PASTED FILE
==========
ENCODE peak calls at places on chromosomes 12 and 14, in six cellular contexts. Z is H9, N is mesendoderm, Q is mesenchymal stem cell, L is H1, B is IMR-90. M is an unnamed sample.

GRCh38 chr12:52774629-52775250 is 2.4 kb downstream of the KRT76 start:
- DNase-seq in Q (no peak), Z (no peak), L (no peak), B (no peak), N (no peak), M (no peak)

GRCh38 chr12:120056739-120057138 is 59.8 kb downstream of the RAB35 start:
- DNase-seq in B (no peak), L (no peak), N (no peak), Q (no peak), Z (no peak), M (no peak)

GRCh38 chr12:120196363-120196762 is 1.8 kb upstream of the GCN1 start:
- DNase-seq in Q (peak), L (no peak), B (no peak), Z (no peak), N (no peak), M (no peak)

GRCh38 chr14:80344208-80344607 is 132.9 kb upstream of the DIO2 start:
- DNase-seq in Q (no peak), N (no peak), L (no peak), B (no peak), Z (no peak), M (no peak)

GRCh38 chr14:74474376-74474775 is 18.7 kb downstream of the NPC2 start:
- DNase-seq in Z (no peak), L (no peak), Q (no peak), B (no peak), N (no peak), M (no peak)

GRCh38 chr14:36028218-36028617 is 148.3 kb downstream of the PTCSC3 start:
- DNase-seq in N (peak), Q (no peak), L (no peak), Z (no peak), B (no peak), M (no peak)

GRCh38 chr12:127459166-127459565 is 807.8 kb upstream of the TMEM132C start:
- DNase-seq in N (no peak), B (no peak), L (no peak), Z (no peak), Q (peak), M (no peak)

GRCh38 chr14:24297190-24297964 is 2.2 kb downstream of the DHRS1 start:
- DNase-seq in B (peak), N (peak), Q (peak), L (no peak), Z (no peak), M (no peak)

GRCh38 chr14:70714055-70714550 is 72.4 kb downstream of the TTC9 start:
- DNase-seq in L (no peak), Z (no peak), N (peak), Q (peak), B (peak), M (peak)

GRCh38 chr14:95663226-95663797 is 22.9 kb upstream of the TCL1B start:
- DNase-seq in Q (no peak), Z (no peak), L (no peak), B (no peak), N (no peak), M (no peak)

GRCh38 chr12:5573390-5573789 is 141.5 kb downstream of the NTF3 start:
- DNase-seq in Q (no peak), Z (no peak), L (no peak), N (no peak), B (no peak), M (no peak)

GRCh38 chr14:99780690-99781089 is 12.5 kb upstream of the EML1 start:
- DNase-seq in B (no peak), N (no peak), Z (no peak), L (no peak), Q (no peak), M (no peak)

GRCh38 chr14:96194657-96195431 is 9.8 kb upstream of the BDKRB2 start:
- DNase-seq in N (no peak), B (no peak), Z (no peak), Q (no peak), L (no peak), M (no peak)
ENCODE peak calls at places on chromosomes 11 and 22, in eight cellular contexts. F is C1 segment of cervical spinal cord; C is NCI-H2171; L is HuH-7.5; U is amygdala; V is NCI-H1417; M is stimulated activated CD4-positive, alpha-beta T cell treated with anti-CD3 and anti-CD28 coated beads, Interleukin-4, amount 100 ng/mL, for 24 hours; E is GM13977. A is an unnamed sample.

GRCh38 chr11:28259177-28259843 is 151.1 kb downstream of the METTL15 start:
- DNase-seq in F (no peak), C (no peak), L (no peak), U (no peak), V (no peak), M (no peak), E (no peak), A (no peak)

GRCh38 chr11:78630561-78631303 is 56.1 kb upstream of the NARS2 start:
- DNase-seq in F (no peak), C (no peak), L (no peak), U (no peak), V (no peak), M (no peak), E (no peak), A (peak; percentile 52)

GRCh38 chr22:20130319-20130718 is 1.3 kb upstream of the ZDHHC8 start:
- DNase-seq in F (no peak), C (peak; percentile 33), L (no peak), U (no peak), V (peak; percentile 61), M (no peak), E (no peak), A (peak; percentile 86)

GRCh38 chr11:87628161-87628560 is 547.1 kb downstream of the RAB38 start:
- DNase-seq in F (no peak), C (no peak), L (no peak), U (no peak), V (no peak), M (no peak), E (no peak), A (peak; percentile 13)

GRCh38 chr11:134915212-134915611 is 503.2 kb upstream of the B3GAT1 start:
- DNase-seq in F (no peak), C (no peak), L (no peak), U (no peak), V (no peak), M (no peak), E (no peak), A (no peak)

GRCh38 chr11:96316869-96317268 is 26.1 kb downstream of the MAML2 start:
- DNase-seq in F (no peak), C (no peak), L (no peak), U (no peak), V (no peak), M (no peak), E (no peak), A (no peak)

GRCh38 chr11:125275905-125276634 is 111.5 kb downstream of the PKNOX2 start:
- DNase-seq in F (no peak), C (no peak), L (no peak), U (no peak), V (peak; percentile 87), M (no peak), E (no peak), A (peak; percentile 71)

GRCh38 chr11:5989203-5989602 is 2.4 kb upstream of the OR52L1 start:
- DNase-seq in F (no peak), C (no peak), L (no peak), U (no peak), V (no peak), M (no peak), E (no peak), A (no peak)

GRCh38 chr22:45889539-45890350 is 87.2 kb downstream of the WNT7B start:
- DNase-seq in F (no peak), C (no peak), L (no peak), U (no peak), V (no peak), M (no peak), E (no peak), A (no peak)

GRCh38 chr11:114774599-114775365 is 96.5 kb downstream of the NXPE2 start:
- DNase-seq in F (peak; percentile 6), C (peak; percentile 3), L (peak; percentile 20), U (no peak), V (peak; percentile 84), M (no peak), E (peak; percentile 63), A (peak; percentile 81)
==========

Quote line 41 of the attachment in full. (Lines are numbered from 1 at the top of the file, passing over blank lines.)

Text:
GRCh38 chr11:125275905-125276634 is 111.5 kb downstream of the PKNOX2 start: